Weight Vs ValueSeveral years ago I did something I have wanted to do for twenty years, I went to see the sail boat show in Annapolis. You are right it doesn't seem like such a big deal, Annapolis is only, by car, a couple of hours away, but, you know the old excuses, for one reason or another something always seemed to come up and I postponed my visit again.
This year was different! I got up at six, loaded the two boys in the car and the three of us started on our road trip. The trip was wonderful, all the way up we listened to a book on tape. We followed the instructions we found in the newspaper and before we new it we were at the boat show!
The boys, one 16 and the other 11 wanted to board anything that would float. I directed their enthusiasm to boats 35 to 45 feet in length. (I fancied that someday it would be nice to sell the house and live on a boat. This seemed to be an appropriate length and I wondered if I could really live in this little space.)
They walked the decks, imagined themselves behind the wheel and selected their births. They were full of enthusiasm but new little of what they were inspected. Unfortunately , I was little better informed. I knew the hull design and rigging were of critical importance but with my untrained eye I wasn't sure I could differentiate between the exceptional, the average and the poor designs.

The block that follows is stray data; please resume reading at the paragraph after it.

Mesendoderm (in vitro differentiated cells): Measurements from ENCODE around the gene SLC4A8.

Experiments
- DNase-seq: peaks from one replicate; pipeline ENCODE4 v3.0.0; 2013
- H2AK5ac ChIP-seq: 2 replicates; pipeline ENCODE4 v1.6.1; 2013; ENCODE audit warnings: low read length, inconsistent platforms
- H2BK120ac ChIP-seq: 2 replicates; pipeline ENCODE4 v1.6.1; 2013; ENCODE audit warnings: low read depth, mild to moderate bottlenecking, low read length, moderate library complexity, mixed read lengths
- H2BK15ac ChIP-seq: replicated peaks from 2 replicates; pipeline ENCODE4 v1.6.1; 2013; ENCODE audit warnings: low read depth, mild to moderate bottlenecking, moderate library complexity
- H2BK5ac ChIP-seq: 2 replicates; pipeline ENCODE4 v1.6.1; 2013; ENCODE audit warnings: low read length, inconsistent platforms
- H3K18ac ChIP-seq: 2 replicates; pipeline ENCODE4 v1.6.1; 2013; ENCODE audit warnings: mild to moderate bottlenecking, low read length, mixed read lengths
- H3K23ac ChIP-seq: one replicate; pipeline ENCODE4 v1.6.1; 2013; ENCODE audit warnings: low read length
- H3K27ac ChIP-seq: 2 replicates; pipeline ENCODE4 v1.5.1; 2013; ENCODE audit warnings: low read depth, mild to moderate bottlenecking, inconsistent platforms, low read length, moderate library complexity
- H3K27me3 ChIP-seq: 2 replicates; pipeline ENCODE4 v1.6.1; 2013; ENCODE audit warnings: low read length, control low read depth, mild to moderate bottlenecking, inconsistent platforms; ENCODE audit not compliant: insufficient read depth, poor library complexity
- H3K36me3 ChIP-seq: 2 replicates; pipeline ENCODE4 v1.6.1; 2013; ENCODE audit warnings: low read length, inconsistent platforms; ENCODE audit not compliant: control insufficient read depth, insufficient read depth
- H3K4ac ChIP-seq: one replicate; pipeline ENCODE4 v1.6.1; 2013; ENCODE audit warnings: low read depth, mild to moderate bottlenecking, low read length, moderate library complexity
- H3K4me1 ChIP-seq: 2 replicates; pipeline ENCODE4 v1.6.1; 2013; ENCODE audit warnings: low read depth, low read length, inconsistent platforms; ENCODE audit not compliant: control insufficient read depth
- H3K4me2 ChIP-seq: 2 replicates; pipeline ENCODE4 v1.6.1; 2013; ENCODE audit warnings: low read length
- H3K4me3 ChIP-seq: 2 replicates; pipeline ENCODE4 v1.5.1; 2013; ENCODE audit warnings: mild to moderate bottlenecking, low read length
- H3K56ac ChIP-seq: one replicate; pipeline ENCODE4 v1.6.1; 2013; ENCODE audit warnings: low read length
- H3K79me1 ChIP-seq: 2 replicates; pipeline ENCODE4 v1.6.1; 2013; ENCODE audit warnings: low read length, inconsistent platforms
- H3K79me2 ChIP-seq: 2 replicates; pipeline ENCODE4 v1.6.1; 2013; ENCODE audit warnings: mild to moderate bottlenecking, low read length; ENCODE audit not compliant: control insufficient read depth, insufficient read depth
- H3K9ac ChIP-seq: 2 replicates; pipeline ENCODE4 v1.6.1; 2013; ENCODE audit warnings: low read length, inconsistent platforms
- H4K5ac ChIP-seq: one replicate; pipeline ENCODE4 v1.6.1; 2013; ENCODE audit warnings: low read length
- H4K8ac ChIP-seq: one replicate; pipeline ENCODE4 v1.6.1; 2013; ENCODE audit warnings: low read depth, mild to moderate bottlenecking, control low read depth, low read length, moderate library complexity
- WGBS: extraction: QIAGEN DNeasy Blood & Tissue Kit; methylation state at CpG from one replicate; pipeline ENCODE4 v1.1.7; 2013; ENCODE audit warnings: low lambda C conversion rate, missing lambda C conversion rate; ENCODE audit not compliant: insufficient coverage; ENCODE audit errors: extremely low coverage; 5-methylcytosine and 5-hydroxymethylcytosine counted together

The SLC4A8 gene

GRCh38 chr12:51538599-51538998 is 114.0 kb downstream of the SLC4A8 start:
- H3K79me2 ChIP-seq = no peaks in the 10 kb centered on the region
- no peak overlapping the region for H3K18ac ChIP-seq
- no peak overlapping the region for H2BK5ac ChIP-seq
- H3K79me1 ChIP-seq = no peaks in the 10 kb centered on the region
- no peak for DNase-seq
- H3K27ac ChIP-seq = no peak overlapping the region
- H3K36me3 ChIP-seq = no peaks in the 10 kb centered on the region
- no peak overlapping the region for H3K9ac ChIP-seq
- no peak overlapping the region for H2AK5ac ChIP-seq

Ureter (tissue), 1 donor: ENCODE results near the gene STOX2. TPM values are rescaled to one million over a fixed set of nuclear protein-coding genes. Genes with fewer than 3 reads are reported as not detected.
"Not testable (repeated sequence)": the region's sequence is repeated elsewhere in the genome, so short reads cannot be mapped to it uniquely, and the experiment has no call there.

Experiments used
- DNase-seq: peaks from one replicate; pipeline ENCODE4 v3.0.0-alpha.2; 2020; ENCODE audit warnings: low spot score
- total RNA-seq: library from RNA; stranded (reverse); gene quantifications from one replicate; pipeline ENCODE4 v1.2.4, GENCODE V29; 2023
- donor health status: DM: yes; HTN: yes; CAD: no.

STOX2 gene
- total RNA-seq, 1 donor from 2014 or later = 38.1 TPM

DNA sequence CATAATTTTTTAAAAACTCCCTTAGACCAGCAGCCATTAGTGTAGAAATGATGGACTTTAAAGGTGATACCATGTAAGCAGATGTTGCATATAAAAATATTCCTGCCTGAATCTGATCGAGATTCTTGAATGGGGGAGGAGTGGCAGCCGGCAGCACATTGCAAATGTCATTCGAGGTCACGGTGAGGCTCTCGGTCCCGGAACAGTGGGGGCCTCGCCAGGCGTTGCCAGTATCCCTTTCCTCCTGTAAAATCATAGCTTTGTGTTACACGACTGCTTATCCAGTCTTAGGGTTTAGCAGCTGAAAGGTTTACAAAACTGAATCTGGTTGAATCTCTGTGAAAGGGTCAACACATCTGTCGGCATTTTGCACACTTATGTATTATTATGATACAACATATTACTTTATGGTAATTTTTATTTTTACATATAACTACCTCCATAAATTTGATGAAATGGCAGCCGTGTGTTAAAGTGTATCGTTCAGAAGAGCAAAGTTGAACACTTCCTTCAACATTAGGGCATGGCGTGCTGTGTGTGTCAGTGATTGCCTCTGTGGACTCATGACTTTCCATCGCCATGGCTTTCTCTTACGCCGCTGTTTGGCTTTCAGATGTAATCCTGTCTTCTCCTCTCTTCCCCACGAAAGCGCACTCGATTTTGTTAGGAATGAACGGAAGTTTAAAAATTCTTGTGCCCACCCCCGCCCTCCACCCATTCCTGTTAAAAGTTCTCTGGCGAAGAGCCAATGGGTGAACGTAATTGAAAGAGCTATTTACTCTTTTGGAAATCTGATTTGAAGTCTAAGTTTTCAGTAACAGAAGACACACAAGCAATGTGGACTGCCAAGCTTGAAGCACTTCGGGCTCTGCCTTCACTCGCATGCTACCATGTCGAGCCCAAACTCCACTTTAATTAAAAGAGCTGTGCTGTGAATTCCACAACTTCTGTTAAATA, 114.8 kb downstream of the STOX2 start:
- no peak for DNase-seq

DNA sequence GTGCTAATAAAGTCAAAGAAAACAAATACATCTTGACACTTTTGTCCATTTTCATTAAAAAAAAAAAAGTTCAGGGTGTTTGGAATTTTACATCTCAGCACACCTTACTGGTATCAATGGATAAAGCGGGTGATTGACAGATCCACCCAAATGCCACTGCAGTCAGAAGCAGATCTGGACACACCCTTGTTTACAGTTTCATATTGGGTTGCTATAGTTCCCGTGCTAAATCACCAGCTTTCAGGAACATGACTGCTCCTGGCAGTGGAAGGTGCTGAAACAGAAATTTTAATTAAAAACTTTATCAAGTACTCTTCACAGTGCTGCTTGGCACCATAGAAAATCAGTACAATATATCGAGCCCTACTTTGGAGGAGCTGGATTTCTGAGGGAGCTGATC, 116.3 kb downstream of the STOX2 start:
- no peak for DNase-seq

We are not talking about insignificant sums here. Boats in this size cost anywhere from the low $100,000's to well over twice that amount. So as I looked at all these boats I resigned myself to the fact that if I was ever in the market for a boat the first thing I would find would be an expert who's advice I could rely on. Simply selected a boat on length, price and my limited knowledge would only result in the purchase of the wrong boat.
And as this inspiration was yet knew I had to wonder why we as consumers continue to make purchase decisions based on limited or incorrect information. In my business, as a jeweler and an appraiser I continually see people making purchasing decision based on erroneous information.
Let me give you an example. A week doesn't go by without getting a call from someone
who wants to know if he is getting a good deal. Usually the story goes something like
this: he has a diamond he is considering purchasing, he won't tell me where because he is
afraid it will bias my response. He wants to know what I would sell him the
same stone for. The individual then proceeds to tell me the diamond weighs 1.00 carats is
H in color and SI-1 in clarity. At this point, he reminds me of myself standing on the
deck of one of those sail boats. Where is the best value? Unfortunately this
individual's knowledge of diamonds is as limited as my knowledge of boats. All 37 feet
boats and all 1.00, H, SI-1 diamonds are not equal in value. I won't presume to tell you
where the value is in a sailboat but I do know diamonds. All diamonds are not the same. A
diamond's price is based on cut, color, clarity, and weight. Knowledge of any three of
these four critical elements provides insufficient data on which to base a purchase. The
manner in which the stone is cut, the care and precision in which the artisan fashions the
diamond, will have a profound effect on the diamond's value. The value of two
diamonds of comparable color, clarity and carat weight can vary up to 40%.
If your are in the market for a diamond don't overlook this important feature.